At House of Mexica, there’s not a single item on the menu that isn’t vegan friendly.
Sourced from plants and heavy in soy products, everything from burritos to big burgers is available for diners to chow down. You’d be surprised to hear the Bacon Lord Burger is completely meat-free. And the dairy is made from soy-based products, not nut cheeses like many places.
As more restaurants become diet-friendly, adding one or two menu items that are vegan and maybe a few more that are paleo or vegetarian, it’s still a guessing game for many. At Mexica, the worry is gone, because everything they make fits a vegan (and therefore a vegetarian) diet. No more substitutions or picking apart your food before consumption.
If you don’t know what you’re eating is vegan, it’s likely you won’t notice. The taste may be ever-so-slightly different, as plant-based “meats” tend to be, but it’s not an overwhelming disparity even for carnivores. With the addition of fresh veggies, sauces and spices, it becomes negligible.
The menu is, not surprisingly, heavy in Mexican fare. Everything from burritos to tacos to nachos are available. Just like at your typical Mexican spot, you also have meat choices. Order up your tacos with asada, al pastor, chicken, nohpalli (prickly pear cactus) or hibiscus. A huge plus is that you can go with a meat substitute or pick something completely outside of the box that doesn’t pretend to be meat and instead offers a very different flavor profile.
Everything is made and served fresh. The tacos are topped with cilantro, onions and house salsa. The BBQ Mac burger features house bacon, mac ‘n’ cheese, BBQ sauce, house cheese, lettuce, onions and pickles. Everything feels like a heavy indulgence, but it’s not.
My fried chicken loving heart ordered up a Crispy Chick’N Sandwich (that’s what they cleverly call the meat substitute offered), served on a sesame seed bun and fried to perfection before it’s topped with house cheese, lettuce, tomatoes, onions and pickles. The meat is tender and the texture is on point. It doesn’t feel fake at all. As someone who eats about 50% vegan, I can spot a poor meat substitute pretty quickly.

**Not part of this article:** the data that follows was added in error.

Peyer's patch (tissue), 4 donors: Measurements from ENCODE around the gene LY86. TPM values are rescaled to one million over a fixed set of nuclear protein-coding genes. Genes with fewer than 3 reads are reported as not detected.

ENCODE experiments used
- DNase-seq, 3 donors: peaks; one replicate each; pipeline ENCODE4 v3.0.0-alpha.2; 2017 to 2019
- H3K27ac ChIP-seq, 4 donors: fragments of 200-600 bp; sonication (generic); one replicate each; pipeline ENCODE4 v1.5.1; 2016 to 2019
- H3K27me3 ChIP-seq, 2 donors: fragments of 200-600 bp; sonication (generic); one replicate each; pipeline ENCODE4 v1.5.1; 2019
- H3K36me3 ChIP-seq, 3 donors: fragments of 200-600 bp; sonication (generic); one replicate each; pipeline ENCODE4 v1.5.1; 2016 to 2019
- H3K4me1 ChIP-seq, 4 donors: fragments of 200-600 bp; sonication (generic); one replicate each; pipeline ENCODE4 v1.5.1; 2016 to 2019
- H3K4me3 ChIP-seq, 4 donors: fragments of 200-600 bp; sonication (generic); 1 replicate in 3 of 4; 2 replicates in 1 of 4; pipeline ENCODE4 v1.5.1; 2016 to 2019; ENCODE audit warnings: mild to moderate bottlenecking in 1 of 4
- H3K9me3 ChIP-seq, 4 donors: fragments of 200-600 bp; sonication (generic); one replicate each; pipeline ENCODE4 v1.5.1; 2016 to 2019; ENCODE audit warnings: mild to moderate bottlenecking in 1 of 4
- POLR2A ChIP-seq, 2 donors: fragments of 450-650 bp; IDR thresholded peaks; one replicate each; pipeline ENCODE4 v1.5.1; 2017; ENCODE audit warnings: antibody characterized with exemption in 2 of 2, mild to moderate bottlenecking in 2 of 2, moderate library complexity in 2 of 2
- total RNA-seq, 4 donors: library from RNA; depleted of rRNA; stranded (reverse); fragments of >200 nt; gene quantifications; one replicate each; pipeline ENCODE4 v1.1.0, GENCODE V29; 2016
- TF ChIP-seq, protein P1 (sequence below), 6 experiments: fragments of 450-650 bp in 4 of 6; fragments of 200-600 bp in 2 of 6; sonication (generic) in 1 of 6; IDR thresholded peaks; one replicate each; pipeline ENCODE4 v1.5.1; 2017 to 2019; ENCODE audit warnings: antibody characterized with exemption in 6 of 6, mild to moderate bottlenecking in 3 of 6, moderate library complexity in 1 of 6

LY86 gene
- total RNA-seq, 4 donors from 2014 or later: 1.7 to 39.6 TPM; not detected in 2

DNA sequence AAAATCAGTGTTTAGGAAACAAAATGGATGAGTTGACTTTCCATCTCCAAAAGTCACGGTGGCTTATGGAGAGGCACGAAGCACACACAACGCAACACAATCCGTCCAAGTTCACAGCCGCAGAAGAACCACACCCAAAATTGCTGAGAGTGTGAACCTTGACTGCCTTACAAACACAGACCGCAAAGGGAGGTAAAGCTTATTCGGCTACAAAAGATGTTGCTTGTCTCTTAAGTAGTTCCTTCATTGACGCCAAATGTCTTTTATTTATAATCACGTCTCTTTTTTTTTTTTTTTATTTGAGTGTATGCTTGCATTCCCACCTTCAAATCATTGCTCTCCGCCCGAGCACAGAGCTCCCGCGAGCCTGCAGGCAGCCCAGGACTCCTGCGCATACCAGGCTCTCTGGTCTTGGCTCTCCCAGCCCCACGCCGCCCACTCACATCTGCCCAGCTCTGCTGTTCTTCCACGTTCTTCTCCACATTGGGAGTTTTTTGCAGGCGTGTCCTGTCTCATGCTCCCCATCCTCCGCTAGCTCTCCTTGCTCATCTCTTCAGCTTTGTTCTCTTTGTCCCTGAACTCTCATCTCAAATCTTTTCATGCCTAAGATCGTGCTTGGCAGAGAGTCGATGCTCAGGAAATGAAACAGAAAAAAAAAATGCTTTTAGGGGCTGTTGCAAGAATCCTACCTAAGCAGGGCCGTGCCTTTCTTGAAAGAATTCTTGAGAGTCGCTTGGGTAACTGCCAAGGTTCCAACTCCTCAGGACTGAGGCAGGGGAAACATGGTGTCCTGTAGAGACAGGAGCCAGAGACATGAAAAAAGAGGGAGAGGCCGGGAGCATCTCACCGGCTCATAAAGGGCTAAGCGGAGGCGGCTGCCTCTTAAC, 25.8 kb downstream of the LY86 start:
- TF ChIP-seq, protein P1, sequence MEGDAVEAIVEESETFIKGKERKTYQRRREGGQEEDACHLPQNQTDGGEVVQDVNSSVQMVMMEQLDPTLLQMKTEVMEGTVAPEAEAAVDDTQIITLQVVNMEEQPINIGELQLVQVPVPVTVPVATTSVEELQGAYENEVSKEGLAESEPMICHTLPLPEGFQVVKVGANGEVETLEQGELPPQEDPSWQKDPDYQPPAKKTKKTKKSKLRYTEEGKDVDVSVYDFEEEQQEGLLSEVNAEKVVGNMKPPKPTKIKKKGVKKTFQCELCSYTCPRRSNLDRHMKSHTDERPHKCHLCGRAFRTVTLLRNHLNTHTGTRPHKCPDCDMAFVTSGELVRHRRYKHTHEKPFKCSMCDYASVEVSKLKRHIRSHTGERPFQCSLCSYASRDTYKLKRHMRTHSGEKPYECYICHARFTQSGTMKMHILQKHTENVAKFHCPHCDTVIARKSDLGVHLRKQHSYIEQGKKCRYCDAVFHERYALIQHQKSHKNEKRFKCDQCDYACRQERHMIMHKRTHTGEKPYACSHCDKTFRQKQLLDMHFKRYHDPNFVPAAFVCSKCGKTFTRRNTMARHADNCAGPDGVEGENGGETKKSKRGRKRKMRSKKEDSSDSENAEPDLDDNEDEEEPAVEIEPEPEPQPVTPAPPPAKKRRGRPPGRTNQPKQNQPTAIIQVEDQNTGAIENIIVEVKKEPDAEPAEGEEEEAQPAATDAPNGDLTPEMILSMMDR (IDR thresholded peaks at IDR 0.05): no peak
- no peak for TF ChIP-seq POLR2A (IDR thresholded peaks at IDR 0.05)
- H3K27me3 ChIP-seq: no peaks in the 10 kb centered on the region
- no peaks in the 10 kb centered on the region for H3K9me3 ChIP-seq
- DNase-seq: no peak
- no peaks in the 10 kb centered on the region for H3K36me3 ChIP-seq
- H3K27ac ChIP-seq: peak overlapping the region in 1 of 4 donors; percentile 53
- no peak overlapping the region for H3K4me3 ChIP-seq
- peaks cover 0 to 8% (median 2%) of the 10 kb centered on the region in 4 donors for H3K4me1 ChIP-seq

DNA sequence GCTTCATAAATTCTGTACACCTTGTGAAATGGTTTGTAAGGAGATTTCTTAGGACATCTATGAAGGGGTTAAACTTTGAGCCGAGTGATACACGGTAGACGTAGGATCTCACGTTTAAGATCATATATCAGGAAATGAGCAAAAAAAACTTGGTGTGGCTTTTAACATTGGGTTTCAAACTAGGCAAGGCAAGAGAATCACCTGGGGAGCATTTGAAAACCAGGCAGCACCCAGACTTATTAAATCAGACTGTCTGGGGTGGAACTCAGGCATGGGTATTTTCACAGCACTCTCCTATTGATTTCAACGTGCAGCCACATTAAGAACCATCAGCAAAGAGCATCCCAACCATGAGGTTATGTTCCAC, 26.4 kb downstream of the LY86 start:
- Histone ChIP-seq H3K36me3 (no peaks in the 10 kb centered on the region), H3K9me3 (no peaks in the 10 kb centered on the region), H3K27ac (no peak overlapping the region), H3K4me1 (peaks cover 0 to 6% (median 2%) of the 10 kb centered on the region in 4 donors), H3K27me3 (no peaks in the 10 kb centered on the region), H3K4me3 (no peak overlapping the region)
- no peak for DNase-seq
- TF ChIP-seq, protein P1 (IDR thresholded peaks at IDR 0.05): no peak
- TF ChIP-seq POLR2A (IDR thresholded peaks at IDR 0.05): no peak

I also dove into a bowl of creamy nachos. A no-go for many who avoid huge portions of dairy, the vegan version isn’t dry like I was expecting. Instead, a soy-based sour cream douses the chips, creating nachos that are wet and toppings that are evenly distributed. (Don’t you hate when you get that lone chip with nothing on it?) There are also beans for added protein.
That’s only the tip of the iceberg when it comes to hearty, guiltless options at Mexica. There are bowls offered with meat substitutes and raw bar selections that do contain nuts. All-organic smoothies are a healthy option on the menu.
The real treat may be the fries, though. Get them how you want them. Mexica fries are topped with your choice of protein, house cheese and sour cream, tomatoes, cilantro, onions and house salsa. The Buffalo Fries have a kick, made with house sauce and house ranch. The Asada Fries build on the Mexica fries by adding beans and jalapeños. And the Animal Kingdom Fries feature asada, house cheese, house sauce and grilled onions (sound familiar, In N Out fans?)